Wealth management is an activity that consists in carrying out an analysis of a client’s assets as well as his profile, with the aim of managing his assets in the most optimised way possible. Traditionally, this mission is entrusted to professional advisors specialized in this field. However, the rise of artificial intelligence is not sparing wealth management, which is increasingly being transformed by the automation of its activities and especially by the arrival of intelligent objects.
The company Xerfi, which presents itself as an « independent publisher of economic sector studies[i] » whose mission is to enlighten the various companies in the field of economic information in the digital age, in particular big data, published on 13 April 2017 on the levers for optimizing business models in the context of wealth management.
Although not directly focused on the integration and use of artificial intelligence in the wealth management universe, the study examined the relevance of this hypothesis by explaining that intelligent objects could be extremely useful. Firstly, they would improve knowledge of potential customers by collecting data on these customers. The analysis of this data would indeed make targeting customers much more effective, especially at the advertising level by offering them products or services tailored to their needs.
Moreover, intelligent tools would accentuate the automation of financial advice, in particular thanks to robo advisors. Finally, artificial intelligence would be able to develop advanced reasoning that would constitute valuable assets for wealth management professionals.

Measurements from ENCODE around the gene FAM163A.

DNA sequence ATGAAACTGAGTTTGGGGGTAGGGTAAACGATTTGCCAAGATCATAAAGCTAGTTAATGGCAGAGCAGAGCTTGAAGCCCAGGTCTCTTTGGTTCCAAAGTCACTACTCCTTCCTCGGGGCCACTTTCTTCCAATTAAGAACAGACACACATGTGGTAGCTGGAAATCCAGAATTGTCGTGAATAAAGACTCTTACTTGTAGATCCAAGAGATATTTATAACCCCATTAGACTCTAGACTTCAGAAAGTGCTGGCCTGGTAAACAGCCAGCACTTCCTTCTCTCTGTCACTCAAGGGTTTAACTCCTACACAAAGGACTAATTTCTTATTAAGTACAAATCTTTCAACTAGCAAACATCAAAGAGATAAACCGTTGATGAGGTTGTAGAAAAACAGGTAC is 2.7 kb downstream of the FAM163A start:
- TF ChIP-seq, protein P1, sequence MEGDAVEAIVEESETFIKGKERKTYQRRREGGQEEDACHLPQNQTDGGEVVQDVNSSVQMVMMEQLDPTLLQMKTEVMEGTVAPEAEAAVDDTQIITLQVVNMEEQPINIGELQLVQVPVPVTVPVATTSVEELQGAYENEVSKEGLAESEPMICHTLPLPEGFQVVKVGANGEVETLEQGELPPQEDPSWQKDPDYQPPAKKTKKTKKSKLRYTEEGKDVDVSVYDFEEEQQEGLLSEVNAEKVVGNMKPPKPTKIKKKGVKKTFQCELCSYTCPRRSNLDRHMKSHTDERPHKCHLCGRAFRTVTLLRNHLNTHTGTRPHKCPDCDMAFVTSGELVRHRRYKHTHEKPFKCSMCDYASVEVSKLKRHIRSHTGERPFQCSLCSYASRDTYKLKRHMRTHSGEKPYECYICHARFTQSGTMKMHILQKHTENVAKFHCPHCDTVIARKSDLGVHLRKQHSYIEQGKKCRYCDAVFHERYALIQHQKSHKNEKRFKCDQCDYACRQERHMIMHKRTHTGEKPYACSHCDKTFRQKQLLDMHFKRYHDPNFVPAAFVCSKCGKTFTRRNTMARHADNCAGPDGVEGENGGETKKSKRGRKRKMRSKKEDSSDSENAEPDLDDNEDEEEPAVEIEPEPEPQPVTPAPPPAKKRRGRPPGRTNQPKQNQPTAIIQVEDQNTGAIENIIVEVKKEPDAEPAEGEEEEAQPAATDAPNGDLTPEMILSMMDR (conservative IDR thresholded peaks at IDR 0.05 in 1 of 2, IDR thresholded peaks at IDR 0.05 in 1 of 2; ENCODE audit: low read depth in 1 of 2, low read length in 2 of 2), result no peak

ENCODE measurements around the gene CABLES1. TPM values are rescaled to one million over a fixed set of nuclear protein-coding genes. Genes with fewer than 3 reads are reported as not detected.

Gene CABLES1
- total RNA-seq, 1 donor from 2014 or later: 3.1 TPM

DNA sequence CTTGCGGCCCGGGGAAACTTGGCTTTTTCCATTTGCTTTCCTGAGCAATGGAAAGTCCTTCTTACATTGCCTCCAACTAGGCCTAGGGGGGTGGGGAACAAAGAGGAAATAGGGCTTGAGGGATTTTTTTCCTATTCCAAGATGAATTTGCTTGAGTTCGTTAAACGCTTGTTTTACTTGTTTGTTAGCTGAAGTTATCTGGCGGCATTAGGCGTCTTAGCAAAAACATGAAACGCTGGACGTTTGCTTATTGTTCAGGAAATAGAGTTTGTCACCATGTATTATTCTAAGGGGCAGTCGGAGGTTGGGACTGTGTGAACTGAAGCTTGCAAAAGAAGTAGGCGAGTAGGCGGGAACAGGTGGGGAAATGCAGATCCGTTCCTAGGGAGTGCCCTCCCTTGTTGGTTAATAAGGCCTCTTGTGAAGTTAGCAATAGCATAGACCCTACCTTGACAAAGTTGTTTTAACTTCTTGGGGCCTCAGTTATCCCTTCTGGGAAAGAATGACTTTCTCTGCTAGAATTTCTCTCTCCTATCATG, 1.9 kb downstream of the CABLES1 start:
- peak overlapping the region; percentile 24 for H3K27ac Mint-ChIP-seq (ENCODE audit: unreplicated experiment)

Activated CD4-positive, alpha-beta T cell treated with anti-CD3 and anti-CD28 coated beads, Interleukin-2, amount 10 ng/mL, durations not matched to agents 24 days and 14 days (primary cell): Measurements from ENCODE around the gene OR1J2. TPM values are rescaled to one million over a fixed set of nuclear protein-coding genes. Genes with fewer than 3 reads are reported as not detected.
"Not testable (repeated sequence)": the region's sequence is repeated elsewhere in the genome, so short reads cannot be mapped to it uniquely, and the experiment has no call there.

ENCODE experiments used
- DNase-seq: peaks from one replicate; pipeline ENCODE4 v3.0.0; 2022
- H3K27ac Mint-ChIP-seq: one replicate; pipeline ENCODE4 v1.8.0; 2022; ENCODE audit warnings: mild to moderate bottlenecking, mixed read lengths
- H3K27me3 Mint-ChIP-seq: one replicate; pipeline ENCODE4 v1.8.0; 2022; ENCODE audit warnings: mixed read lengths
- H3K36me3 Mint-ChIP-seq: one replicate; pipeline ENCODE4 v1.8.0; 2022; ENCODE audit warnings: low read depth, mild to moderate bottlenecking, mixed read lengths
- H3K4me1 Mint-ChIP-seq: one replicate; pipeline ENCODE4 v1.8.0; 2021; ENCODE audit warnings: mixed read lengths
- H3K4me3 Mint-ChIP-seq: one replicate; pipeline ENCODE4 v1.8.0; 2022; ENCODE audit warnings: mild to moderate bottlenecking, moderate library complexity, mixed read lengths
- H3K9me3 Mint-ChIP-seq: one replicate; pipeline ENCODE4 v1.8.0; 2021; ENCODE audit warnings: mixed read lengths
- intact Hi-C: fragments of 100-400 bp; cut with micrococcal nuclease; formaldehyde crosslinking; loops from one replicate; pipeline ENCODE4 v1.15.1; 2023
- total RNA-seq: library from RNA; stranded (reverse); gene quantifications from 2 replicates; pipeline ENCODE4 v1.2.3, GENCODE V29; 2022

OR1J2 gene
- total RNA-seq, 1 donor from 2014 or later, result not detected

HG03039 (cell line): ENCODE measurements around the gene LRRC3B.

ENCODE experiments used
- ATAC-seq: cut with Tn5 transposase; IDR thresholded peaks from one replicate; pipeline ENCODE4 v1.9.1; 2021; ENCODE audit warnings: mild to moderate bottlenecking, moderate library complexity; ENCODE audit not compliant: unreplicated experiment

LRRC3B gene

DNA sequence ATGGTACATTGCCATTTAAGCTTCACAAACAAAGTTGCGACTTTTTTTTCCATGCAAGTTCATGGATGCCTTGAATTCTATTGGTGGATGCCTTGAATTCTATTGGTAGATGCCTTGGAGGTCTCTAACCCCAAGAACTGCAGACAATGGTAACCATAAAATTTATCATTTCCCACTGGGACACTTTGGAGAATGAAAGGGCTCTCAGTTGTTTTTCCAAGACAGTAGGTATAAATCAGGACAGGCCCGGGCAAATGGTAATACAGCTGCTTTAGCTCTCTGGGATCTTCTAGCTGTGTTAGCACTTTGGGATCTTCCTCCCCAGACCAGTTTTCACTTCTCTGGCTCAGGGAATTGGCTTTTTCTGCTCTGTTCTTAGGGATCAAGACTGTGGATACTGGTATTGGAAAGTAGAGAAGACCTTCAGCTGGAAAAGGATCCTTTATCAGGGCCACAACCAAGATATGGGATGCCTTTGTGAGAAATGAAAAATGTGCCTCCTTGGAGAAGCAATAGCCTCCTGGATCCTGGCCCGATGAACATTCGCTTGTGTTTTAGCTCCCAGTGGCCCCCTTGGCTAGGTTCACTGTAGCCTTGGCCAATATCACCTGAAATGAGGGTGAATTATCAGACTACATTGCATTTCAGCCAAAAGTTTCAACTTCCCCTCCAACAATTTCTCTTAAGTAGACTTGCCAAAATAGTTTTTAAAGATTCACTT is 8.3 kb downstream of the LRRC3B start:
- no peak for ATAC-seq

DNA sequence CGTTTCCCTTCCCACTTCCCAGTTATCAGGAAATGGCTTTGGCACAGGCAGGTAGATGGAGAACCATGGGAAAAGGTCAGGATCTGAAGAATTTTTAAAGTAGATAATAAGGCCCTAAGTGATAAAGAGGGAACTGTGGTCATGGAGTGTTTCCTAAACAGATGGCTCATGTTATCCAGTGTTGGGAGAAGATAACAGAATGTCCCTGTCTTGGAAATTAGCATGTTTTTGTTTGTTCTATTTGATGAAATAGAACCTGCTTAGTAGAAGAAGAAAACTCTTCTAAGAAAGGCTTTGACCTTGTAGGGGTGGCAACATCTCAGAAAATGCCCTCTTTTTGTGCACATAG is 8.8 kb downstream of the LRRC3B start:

About robo advisors, also called FinTech for « financial technologies », they can be defined as automated internet platforms using big data and artificial intelligence technologies to ensure the management of a portfolio or the optimization of client investments[ii]. Unlike human advisors, robo advisors are not reserved for the highest portfolios and can cost up to five times less than the latter.
Moreover, they are much easier to use and much more accessible than human advisors, since their clients can access them at any time from the Internet.
This makes robo advisors very attractive for savers whose income is too modest to justify a possible recourse to a human asset manager, but also for young people. For example, an IFOP study « Café de la Bourse on young people’s savings and their interest in innovative investments », we note that nearly half of young working people under 40 who can afford to save a minimum amount of money and therefore generate savings consider themselves potentially ready to make an investment for a so-called « new generation » life insurance policy, that means one that is taken out online and can be managed by a robo advisor[iii]
Robo advisors were born in the United States in the 2000s and today represent a significant market. In fact, the two main players in the US market, Betterment and Wealthfront, have respectively 7 billion and 5 billion outstanding.
Although the United States is far ahead of European countries in the use of this new type of advisor, it can be noted that some European companies are beginning to look at the profitability of robo advisors. This is the case, for example, of BNP Paribas AM, which in September 2017 acquired a robot advisor called Gambit, designed by a Belgian company and intended to operate within BNP Paribas’ retail and private banking networks[iv].
Another example is Nutmeg in the United Kingdom, whose turnover in 2016 was $3.5 million in 2016[v]
However, some reservations are expressed regarding these robo advisors. Firstly, the approach of having all of one’s assets managed by an artificial intelligence system without the possibility of dialogue with a human advisor seems to limit the enthusiasm of potential clients, including young people, to make use of it. Moreover, it should be recalled that the success of robo advisors comes mainly from their financial cost compared to the rates currently offered by asset management professionals, and the risk is that they only represent solutions adopted out of spite and not out of true conviction regarding their skills.
Perhaps the most cost-effective solution would be to put artificial intelligence at the service of wealth managers. This was done by US Bank, which multiplied its conversion rate by 2.34 using Salesforce’s Einstein platform[vi].